from a disaster.
    (a) Standard: Disaster plan. The organization has a written plan in 
operation, with procedures to be followed in the event of fire, 
explosion, or other disaster. The plan is developed and maintained with 
the assistance of qualified fire, safety, and other appropriate experts, 
and includes:
    (1) Transfer of casualties and records;
    (2) The location and use of alarm systems and signals;
    (3) Methods of containing fire;
    (4) Notification of appropriate persons; and
    (5) Evacuation routes and procedures.
    (b) Standard: Staff training and drills. All employees are trained, 
as part of their employment orientation, in all aspects of preparedness 
for any disaster. The disaster program includes orientation and ongoing 
training and drills for all personnel in all procedures so that each 
employee promptly and correctly carries out his assigned role in case of 
a disaster.

[41 FR 20865, May 21, 1976. Redesignated at 42 FR 52826, Sept. 30, 1977, 
and amended at 53 FR 12015, Apr. 12, 1988. Redesignated and amended at 
60 FR 2326-2327, 2329, Jan. 9, 1995]



Sec.  485.729  Condition of participation: Program evaluation.

    The organization has procedures that provide for a systematic 
evaluation of its total program to ensure appropriate utilization of 
services and to determine whether the organization's policies are 
followed in providing services to patients through employees or under 
arrangements with others.
    (a) Standard: Clinical-record review. A sample of active and closed 
clinical records is reviewed quarterly by the appropriate health 
professionals to ensure that established policies are followed in 
providing services.
    (b) Standard: Annual statistical evaluation. An evaluation is 
conducted annually of statistical data such as number of different 
patients treated, number of patient visits, condition on admission and 
discharge, number of new patients, number of patients by diagnosis(es), 
sources of referral, number and cost of units of service by treatment 
given, and total staff days or work hours by discipline.

[41 FR 20865, May 21, 1976. Redesignated at 42 FR 52826, Sept. 30, 1977. 
Further redesignated and amended at 60 FR 2326-2327, 2329, Jan. 9, 1995]



PART 486_CONDITIONS FOR COVERAGE OF SPECIALIZED SERVICES FURNISHED BY SUPPLIERS--Table of Contents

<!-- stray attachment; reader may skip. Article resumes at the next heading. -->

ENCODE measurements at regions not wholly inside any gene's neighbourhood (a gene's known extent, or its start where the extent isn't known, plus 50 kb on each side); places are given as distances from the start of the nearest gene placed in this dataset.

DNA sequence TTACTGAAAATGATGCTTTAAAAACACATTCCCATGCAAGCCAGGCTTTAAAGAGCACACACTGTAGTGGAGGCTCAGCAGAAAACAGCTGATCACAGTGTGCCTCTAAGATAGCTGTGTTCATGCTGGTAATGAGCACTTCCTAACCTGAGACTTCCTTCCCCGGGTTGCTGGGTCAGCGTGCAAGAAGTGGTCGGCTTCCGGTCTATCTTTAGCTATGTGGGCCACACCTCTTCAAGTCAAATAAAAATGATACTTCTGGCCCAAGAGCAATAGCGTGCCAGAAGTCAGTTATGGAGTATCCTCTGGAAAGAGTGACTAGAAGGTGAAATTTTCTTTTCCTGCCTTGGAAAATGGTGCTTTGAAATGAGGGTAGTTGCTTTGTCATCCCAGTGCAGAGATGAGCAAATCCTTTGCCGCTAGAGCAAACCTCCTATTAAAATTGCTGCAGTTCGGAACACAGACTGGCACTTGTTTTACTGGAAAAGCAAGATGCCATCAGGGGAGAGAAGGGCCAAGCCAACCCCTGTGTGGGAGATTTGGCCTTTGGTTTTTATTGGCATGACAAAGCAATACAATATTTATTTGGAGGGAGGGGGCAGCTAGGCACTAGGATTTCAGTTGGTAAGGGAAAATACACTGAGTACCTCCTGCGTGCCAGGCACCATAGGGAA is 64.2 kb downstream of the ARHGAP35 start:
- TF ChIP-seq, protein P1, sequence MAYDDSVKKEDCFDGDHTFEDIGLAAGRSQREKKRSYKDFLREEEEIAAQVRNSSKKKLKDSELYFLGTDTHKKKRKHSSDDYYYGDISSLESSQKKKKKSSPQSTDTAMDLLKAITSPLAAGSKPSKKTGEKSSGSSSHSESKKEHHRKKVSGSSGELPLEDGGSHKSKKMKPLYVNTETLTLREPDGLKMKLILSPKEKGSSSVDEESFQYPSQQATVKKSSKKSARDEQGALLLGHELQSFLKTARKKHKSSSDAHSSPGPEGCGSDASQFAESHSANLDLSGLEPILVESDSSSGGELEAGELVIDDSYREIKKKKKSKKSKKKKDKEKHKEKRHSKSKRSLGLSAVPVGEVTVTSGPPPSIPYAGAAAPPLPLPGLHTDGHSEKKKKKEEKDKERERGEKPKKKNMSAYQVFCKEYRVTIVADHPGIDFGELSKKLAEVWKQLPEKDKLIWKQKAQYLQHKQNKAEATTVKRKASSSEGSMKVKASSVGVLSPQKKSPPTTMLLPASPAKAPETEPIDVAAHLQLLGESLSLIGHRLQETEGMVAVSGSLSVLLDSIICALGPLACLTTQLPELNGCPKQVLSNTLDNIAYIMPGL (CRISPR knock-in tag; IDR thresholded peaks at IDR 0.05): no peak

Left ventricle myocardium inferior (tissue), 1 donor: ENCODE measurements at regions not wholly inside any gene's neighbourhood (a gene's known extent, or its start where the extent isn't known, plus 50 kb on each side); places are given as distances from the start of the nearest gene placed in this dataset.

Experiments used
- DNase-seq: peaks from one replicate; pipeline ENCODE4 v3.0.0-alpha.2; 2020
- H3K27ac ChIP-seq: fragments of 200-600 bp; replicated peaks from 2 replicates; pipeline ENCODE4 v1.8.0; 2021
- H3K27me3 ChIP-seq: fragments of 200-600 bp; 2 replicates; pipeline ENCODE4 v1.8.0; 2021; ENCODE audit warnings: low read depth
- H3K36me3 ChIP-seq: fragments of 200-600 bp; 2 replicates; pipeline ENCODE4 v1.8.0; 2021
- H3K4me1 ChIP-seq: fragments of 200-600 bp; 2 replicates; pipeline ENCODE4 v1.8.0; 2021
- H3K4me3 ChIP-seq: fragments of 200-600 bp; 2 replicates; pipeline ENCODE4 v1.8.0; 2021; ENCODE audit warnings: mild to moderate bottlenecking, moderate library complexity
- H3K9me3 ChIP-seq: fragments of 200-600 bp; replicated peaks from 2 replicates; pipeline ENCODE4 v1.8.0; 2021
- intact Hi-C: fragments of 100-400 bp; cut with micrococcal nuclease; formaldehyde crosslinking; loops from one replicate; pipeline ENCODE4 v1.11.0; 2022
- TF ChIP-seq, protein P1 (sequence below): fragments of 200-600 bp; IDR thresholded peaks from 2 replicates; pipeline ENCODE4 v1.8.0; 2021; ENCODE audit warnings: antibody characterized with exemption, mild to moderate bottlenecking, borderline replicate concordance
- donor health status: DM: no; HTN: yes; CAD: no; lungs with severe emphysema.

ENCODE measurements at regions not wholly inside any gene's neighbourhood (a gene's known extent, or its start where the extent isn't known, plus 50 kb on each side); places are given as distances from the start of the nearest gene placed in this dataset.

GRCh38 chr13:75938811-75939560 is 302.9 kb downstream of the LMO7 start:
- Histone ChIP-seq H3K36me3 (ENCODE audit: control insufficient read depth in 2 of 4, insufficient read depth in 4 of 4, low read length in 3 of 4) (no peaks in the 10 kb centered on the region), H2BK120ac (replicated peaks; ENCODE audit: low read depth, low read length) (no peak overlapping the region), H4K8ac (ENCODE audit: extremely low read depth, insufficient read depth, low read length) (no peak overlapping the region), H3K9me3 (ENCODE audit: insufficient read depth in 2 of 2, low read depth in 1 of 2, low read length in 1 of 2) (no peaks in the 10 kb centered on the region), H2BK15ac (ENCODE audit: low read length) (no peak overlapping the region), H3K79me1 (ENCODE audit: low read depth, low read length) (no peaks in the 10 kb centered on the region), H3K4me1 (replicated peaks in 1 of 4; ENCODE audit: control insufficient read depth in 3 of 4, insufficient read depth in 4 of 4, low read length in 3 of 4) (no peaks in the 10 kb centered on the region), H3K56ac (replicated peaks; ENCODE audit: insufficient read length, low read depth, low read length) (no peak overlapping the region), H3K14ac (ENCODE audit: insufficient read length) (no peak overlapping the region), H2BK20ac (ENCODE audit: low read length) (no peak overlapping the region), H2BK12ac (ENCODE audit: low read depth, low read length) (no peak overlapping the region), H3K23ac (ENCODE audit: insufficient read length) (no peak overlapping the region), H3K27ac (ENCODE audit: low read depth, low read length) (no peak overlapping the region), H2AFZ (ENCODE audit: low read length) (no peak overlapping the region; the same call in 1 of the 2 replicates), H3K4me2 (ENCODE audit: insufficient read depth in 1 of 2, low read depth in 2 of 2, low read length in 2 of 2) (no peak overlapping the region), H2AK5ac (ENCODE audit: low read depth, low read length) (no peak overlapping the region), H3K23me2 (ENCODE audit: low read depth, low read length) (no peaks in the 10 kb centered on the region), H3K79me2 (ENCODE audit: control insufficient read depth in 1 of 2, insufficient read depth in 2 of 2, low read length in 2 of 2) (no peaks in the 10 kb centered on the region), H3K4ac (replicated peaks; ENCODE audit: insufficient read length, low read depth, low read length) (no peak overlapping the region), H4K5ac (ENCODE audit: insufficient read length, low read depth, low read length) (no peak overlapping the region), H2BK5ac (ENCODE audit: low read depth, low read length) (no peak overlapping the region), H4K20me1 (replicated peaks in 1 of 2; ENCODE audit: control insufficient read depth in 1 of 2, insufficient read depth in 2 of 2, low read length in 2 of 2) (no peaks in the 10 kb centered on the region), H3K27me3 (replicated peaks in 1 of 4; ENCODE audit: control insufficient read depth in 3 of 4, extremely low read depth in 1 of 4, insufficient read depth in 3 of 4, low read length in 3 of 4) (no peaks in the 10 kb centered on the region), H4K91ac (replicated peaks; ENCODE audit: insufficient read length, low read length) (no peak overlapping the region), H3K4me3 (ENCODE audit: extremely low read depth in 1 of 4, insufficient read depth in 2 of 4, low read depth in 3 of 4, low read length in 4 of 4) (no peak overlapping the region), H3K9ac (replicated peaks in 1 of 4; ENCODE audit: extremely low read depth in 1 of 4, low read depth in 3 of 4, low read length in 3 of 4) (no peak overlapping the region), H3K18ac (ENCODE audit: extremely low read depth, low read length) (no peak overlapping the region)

Subpart A_General Provisions

Sec.
486.1 Basis and scope.

Subpart B [Reserved]

[[Page 161]]

       Subpart C_Conditions for Coverage: Portable X-Ray Services

486.100 Condition for coverage: Compliance with Federal, State, and 
          local laws and regulations.
486.102 Condition for coverage: Supervision by a qualified physician.
486.104 Condition for coverage: Qualifications, orientation, and health 
          of technical personnel.
486.106 Condition for coverage: Referral for service and preservation of 
          records.
486.108 Condition for coverage: Safety standards.
486.110 Condition for coverage: Inspection of equipment.

Subparts D-F [Reserved]

Subpart G_Requirements for Certification and Designation and Conditions 
              for Coverage: Organ Procurement Organizations

486.301 Basis and scope.
486.302 Definitions.

             Requirements for Certification and Designation

486.303 Requirements for certification.
486.304 Requirements for designation.
486.306 OPO service area size designation and documentation 
          requirements.
486.308 Designation of one OPO for each service area.
486.309 Re-certification from August 1, 2006 through July 31, 2010.
486.310 Changes in control or ownership or service area.

                  Re-certification and De-certification

486.312 De-certification.
486.314 Appeals.
486.316 Re-certification and competition processes.

           Organ Procurement Organization Outcome Requirements

486.318 Condition: Outcome measures.

       Organ Procurement Organization Process Performance Measures

486.320 Condition: Participation in Organ Procurement and 
          Transplantation Network.
486.322 Condition: Relationships with hospitals, critical access 
          hospitals, and tissue banks.
486.324 Condition: Administration and governing body.
486.326 Condition: Human resources.
486.328 Condition: Reporting of data.
486.330 Condition: Information management.
486.342 Condition: Requesting consent.
486.344 Condition: Evaluation and management of potential donors and 
          organ placement and recovery.
486.346 Condition: Organ preparation and transport.
486.348 Condition: Quality assessment and performance improvement 
          (QAPI).

    Authority: Secs. 1102, 1138, and 1871 of the Social Security Act (42 
U.S.C. 1302, 1320b-8, and 1395hh) and section 371 of the Public Health 
Service Act (42 U.S.C 273).



                      Subpart A_General Provisions



Sec.  486.1  Basis and scope.

    (a) Statutory basis. This part is based on the following sections of 
the Act:

    1102 and 1138(b), 1871 of the Social Security Act, section 371(b) of 
the Public Health Service Act--for coverage of organ procurement 
services.
    1861(p)--for coverage of outpatient physical therapy services 
furnished by physical therapists in independent practice.
    1861(s) (3), (15), and (17)--for coverage of portable X-ray 
services.

    (b) Scope. (1) This part sets forth the conditions for coverage of 
certain specialized services that are furnished by suppliers and that 
are not specified in other portions of this chapter.
    (2) The conditions for coverage of other specialized services 
furnished by suppliers are set forth in the following regulations which, 
unless otherwise indicated, are part of this chapter:
    (i) Ambulatory surgical center (ASC) services--Part 416.